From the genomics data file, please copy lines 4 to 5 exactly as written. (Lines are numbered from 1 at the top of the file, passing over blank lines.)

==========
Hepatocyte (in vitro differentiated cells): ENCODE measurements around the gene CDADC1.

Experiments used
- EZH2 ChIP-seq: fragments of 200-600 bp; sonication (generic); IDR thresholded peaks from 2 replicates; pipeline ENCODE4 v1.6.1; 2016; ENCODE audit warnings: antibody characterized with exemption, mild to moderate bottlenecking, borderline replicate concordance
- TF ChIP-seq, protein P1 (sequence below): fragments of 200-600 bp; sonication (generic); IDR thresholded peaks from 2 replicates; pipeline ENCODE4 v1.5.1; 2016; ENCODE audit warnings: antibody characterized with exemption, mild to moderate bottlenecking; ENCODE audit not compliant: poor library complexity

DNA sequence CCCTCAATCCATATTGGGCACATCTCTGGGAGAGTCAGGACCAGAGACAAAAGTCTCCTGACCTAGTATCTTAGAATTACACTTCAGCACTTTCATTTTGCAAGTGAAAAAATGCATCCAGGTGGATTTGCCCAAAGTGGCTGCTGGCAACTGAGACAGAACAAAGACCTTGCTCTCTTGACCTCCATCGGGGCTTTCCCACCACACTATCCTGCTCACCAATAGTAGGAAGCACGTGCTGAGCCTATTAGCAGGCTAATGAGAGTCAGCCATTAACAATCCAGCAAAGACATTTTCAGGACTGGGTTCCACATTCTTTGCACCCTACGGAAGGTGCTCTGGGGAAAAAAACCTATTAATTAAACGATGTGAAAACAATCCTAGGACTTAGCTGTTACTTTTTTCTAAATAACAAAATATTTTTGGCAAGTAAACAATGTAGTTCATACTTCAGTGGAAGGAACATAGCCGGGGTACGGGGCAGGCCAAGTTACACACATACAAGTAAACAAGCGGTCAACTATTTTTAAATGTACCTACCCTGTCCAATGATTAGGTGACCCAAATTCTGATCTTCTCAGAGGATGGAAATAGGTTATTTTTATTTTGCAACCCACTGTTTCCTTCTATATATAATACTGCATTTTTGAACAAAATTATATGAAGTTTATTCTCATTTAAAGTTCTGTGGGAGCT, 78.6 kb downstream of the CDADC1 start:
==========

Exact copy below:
- TF ChIP-seq, protein P1 (sequence below): fragments of 200-600 bp; sonication (generic); IDR thresholded peaks from 2 replicates; pipeline ENCODE4 v1.5.1; 2016; ENCODE audit warnings: antibody characterized with exemption, mild to moderate bottlenecking; ENCODE audit not compliant: poor library complexity

DNA sequence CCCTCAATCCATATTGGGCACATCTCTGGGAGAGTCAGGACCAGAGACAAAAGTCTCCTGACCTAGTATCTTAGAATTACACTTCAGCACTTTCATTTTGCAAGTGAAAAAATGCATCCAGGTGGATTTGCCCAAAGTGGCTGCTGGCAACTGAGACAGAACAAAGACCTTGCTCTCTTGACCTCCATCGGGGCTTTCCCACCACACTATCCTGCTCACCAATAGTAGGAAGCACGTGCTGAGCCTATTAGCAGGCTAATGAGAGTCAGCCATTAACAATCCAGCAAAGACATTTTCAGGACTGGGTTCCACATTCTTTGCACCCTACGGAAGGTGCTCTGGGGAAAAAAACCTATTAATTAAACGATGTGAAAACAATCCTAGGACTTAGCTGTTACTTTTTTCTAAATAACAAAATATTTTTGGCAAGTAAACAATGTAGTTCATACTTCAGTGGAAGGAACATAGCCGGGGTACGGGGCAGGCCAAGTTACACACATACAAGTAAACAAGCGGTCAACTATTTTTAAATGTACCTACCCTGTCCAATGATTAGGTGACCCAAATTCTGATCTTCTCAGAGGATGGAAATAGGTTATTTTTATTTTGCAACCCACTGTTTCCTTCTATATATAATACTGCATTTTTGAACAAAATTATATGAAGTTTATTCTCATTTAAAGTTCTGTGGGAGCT, 78.6 kb downstream of the CDADC1 start: